In my bedroom at home, on a chest of drawers that is shoulder high and has about a one foot square top on it, is a brass figurine of a doe. Decades ago Lynnie and I bought one for her mother. We liked it so much we bought one for ourselves. For ten years it has set on the top of this chest by our bedroom door. I wore this wedding ring 49 years 3 months and five days, rarely taking it off. But about five years ago I started playing a drum with the Folk Musicians. So when we’ve been practicing and playing at church, I’ve taken the ring off and left it hanging on the doe’s ear. Sometimes I would pass by it several days before I would remember to put it on.

The week Lynnie died, I took it off to play for the “This is not a Memorial Service”. And I thought, “I’m just going to leave this on the doe’s ear.” After all, the vows say “till death do you part.” So for a couple weeks I kept passing that ring. I Googled about ethics and widowers and what others have done. I found out, there is no “official” way to deal with it. But that ring keeps calling me and finally, I think I’ll put it on a chain around my neck. After a few days of chain-around-the-neck, it’s just too heavy around my neck. I put it back on my finger. I announced to daughter Emily that I was gonna wait and see how I feel after six months or so.

But a couple days ago, while I was rewriting songs I realized, this ring was forged in the bowels of Mordor and I am freakin’ Bilbo Baggins, or Frodo, or even worse… Gollum. This is a ring of power and it is precious to me. It is a shield and a sword and a comfort, my precious. Who knows what it is capable of? I think if it is to leave, someone may have to cut it off my finger, or maybe of its own accord it will choose to fall off or into the hands of another. My resolve is to wear the damn thing for now, and leave it on the doe’s ear when I play the drums.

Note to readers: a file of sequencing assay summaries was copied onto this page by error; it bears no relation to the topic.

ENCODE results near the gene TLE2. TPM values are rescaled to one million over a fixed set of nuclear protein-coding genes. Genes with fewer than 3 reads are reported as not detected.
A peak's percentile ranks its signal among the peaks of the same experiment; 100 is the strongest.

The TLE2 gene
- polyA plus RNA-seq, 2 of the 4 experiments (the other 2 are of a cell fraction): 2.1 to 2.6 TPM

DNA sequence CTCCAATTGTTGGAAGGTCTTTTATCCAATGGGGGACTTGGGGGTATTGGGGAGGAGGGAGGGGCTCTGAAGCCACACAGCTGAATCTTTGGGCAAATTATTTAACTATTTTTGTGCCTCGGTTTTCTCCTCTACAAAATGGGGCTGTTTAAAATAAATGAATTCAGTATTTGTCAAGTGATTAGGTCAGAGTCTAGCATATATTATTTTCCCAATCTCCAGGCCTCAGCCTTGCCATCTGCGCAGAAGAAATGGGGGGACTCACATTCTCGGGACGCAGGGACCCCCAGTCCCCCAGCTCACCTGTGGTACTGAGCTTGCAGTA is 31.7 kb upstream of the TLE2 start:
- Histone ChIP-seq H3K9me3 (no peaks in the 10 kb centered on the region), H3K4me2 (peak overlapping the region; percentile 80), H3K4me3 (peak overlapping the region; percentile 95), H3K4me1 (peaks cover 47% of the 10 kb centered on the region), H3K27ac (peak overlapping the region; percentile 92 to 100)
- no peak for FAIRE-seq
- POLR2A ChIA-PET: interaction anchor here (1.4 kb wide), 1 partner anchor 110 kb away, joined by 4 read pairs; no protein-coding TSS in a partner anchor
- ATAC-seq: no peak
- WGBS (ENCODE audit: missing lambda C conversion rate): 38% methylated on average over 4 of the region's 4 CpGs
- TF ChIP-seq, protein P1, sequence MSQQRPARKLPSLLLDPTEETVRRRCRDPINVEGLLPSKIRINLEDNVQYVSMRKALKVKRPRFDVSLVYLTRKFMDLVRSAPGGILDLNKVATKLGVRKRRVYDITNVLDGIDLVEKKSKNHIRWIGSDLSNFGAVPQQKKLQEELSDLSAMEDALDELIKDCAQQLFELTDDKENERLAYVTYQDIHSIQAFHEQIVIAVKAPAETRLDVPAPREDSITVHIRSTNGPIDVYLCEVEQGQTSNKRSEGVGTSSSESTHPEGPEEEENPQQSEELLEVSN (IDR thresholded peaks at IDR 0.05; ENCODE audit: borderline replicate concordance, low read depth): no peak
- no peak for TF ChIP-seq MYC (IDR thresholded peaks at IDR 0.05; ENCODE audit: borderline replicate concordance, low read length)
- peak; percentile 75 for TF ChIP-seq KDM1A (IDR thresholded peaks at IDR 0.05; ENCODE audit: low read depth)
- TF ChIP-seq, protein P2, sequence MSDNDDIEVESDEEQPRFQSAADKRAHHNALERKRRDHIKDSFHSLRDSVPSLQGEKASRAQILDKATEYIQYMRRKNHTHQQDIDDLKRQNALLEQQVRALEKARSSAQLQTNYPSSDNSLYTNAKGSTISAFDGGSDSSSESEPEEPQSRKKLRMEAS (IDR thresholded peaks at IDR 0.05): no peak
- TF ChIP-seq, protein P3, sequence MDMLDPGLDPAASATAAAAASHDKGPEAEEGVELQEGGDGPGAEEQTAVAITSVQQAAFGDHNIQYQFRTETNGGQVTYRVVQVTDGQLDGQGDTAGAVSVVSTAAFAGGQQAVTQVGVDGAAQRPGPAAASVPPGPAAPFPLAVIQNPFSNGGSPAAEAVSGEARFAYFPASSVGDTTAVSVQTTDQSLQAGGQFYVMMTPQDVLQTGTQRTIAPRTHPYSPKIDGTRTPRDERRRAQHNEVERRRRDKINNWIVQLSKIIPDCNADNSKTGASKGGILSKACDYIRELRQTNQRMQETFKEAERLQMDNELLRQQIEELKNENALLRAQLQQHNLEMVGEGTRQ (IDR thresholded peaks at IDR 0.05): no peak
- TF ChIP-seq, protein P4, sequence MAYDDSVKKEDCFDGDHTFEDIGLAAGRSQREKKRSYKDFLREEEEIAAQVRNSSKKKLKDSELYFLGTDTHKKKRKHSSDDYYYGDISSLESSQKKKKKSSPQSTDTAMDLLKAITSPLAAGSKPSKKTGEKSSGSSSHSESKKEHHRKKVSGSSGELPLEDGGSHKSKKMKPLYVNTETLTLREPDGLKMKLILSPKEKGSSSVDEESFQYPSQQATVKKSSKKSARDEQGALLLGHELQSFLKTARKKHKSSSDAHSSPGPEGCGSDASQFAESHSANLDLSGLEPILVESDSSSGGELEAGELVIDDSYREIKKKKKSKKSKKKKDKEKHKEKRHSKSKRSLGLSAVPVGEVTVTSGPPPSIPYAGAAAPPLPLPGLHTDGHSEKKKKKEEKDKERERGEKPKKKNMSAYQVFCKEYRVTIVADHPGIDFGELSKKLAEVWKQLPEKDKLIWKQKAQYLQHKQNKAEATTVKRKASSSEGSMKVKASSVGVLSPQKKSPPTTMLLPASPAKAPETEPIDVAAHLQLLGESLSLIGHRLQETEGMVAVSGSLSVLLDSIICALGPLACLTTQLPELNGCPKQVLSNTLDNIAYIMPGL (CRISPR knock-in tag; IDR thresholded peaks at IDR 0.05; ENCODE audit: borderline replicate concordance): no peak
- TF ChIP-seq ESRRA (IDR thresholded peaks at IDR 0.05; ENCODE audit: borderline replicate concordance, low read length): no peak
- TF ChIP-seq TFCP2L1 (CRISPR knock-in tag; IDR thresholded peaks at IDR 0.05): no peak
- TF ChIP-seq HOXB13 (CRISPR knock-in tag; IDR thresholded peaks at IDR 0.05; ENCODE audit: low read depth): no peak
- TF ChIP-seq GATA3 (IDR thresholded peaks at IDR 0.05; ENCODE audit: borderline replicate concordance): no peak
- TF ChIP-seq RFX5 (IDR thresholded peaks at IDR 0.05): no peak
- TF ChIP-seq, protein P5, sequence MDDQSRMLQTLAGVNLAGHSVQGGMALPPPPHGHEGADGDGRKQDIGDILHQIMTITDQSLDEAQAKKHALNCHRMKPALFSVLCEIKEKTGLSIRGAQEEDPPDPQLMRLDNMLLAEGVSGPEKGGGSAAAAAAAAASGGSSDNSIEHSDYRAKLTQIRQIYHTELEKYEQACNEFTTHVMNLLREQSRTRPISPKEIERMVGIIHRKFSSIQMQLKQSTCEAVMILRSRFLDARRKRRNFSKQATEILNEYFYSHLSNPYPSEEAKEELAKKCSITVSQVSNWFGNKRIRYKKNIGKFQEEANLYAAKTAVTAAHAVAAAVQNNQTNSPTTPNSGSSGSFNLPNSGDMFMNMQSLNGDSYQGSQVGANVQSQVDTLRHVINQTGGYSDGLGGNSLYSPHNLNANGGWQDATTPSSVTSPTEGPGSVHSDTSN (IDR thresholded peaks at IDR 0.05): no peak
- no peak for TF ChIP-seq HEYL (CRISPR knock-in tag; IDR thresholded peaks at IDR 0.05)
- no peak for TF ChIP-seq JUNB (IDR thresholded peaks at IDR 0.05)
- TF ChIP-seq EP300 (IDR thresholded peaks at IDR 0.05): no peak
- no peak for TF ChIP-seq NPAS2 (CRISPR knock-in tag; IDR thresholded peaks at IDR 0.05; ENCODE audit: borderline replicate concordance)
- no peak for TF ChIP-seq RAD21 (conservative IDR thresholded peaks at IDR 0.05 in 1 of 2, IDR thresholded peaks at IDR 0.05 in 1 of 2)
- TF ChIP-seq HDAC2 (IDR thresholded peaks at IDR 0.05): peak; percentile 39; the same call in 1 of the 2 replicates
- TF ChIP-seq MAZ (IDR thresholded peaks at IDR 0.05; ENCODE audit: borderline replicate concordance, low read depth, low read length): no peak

So there you have it, Signposts, Grief and a ring. Love to you from the town with three Lakes, none of them named Watson. Oh and I forgot to tell you there are loons on the Lake and just after taking the picture of Tofu a loon and a raven flew over our heads in tandem before breaking off from each other. Again, Love.

8 thoughts on “Of signpost theft, grief, and a ring

  1. OK, normally I would have zeroed right in on the chocolate ice cream. But the ring had been foreshadowed in the title. I am glad that the Corvallis signpost could be near North Bend and KFalls and not just by Warren G. Harding. The peaks and valleys in the photos and in the words of the last few paragraphs are vivid, impressive, and awesome in the traditional sense of “awesome” before it came to referred to trivial things.

    Liked by 1 person

  2. I enjoyed your humor in this post and was moved by your talk of the ring that represents your life with and love for Lynnie. I am glad you have been able to do your grieving in a way that has been uniquely your way. I like the Signpost Forest although I’m not sure how I feel about the “taking” of all those signs. How fun to see so many from Oregon communities.


  3. John,
    I’ve loved that you could share your journey with us. The ring, I noticed it right away. Yes, I would wear it also, mine ends up on the bird tail at night, but I feel list if I leave home without my symbol of eternal love.

    Liked by 1 person

  4. You are so open and honest about your feelings – appreciate the sharing! And the photos are wonderful – almost feel like I’m there with you. Quite a journey you are on!

    Liked by 1 person